McGraw, J., Dissenting Opinion, Case No.25818 Hancock County Board of Education v. Charles Hawken & Wilmon B. Culley, II v. Charles Hawken

No. 25818 --    Hancock County Board of Education v. Charles Hawken and Wilmon B. Culley, II v. Charles Hawken

McGraw, J., dissenting:

        Though I am by no means a strict constructionist in all cases, I feel that the majority opinion fails to follow the explicit directive of the Legislature in this case. Even a cursory examination of W. Va. Code 18A-4-8 (1996) reveals that our Legislature took great care in crafting very specific rules for the hiring of school service personnel. Exactly what each job is, and exactly what the salary ranges are, is laid out in page after page of detailed instructions. They did this for an obvious reason, to prevent boards of education from “pre-ordaining” a favored friend or relative for a particular job. The Code states very clearly:

The purpose of these tests shall be to provide county boards of education a uniform means of determining whether school service personnel employees who do not hold a classification title in a particular category of employment can meet the definition of the classification title in another category of employment as defined in section eight of this article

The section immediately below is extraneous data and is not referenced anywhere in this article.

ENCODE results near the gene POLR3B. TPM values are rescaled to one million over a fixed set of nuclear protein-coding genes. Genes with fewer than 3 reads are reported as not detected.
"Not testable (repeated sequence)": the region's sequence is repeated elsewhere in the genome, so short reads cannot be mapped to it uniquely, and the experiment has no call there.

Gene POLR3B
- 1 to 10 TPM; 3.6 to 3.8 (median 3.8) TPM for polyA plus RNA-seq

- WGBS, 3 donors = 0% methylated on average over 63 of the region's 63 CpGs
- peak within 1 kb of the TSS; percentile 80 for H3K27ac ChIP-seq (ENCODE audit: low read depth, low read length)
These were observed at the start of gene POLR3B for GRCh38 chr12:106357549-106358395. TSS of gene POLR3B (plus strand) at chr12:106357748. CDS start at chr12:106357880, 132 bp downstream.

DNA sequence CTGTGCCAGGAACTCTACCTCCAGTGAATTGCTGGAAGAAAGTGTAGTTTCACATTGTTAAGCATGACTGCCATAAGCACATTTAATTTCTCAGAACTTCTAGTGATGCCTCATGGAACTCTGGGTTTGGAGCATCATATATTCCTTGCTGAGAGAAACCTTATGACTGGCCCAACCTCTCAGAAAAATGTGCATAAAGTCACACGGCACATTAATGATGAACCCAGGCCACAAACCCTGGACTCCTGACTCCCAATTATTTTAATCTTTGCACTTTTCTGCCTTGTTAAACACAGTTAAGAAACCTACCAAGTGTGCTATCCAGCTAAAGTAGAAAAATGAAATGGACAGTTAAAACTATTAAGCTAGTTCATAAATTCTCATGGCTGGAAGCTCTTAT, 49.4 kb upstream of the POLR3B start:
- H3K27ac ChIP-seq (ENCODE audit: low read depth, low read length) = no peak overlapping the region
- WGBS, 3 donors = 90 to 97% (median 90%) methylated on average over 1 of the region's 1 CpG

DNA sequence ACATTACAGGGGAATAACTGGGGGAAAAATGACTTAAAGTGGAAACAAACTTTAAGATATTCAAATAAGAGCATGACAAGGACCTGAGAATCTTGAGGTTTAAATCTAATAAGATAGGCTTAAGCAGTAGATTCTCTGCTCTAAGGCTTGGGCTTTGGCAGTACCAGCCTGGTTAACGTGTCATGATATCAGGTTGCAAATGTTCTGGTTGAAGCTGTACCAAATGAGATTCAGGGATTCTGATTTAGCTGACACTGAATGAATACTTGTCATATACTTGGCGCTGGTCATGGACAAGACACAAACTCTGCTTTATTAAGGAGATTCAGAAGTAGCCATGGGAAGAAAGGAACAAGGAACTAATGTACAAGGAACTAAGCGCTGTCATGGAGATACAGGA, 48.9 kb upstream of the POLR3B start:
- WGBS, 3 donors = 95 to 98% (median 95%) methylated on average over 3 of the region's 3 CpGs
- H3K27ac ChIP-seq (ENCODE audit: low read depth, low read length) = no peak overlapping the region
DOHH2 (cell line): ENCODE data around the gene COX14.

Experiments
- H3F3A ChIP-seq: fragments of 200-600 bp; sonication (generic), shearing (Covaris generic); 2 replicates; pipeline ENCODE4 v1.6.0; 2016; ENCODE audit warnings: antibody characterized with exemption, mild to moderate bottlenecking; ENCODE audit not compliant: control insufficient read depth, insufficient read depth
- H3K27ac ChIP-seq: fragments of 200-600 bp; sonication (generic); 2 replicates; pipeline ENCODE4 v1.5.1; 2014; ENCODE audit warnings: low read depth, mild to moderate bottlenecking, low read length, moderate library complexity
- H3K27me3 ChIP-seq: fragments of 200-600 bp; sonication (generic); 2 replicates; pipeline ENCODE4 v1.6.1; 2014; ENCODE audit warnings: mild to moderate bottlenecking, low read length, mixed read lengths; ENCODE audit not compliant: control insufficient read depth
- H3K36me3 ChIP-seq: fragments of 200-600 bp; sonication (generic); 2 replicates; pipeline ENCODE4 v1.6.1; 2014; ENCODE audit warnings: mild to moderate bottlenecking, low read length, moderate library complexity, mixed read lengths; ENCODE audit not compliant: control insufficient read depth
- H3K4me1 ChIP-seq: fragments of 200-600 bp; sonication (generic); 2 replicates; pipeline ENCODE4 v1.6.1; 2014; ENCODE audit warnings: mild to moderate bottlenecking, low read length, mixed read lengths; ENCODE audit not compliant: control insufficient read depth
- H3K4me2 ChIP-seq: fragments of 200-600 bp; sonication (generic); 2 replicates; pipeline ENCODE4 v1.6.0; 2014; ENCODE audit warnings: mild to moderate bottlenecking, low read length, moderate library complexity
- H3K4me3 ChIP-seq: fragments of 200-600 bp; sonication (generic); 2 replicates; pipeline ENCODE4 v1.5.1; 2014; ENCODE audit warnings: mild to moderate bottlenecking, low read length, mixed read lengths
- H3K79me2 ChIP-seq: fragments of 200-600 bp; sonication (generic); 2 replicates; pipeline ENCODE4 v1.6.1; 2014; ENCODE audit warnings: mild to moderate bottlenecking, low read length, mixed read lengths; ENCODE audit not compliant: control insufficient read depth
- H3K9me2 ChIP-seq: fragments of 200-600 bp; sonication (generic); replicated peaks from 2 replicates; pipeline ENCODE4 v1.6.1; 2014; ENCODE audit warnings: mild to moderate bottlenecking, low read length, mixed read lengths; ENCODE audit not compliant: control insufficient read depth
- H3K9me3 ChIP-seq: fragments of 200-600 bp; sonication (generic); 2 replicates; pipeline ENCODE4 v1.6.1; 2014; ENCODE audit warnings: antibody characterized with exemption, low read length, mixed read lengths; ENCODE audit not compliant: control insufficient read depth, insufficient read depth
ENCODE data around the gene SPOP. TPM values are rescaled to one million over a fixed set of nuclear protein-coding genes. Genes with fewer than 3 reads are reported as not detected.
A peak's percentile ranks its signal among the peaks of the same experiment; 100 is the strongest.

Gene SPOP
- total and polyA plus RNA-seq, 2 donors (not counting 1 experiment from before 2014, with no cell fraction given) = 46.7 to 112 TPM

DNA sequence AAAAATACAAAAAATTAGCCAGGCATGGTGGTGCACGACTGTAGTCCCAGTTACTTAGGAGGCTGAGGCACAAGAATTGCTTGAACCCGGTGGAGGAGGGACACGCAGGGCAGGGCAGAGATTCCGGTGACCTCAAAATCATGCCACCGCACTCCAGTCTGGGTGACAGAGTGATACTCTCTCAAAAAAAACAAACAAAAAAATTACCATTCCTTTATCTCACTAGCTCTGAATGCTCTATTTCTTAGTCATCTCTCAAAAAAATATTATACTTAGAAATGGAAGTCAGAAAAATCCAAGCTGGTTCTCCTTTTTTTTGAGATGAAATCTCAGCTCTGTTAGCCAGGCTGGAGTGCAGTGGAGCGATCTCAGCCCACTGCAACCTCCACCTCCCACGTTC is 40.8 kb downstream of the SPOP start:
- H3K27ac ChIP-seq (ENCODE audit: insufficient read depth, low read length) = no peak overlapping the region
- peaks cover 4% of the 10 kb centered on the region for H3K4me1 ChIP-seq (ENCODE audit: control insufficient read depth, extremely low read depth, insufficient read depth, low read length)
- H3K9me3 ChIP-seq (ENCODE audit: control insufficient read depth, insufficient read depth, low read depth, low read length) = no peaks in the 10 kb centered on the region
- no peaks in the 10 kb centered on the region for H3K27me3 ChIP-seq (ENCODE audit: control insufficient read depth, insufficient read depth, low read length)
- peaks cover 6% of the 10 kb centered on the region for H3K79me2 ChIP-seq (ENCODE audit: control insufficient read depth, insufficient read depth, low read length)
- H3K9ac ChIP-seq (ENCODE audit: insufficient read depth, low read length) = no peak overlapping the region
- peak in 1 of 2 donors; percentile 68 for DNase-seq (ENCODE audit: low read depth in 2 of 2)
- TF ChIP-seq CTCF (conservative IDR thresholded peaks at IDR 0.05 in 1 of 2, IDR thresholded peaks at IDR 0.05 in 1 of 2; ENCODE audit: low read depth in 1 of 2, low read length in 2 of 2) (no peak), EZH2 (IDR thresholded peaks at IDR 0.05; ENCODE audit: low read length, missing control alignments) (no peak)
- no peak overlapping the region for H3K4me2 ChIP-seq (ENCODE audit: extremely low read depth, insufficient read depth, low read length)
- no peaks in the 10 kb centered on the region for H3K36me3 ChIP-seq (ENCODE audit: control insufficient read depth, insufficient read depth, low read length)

* * *
Achieving a passing score shall conclusively demonstrate the qualification of an applicant for a classification title.

W. Va. Code 18-4-8e (1996)(emphasis added).

        The board of education is the source of many good jobs in a given county, and in some of our poorer counties, it may offer some of the best work available. For some West Virginians, getting a job through the board of education for themselves or their spouse is the only way that they can raise a family in the community where they grew up. Losing that job, or being forever stuck in a low-paying position despite years of seniority, can mean economic devastation for a family.

        Historically, boards of education have often been guilty of “home cookin'” by hiring friends or members of an extended family. As is the case in much of our State, you often have to “know” someone in order to be hired at all. That is why the Legislature was so specific, both in the creation of finely delineated categories, and by establishing tests. The purpose is to level the playing field for all applicants, and to ensure a measure of predictability and fairness in the hiring process.

        I do not mean to suggest that our boards of education cannot be trusted to discharge their duties in a fair and just manner; however, I feel that much mischief may result by granting the board members carte blanche to tinker with the job classifications laid out so meticulously by our Legislature, and I, therefore, respectfully dissent.

    I am authorized to state that Chief Justice Starcher joins in this dissent.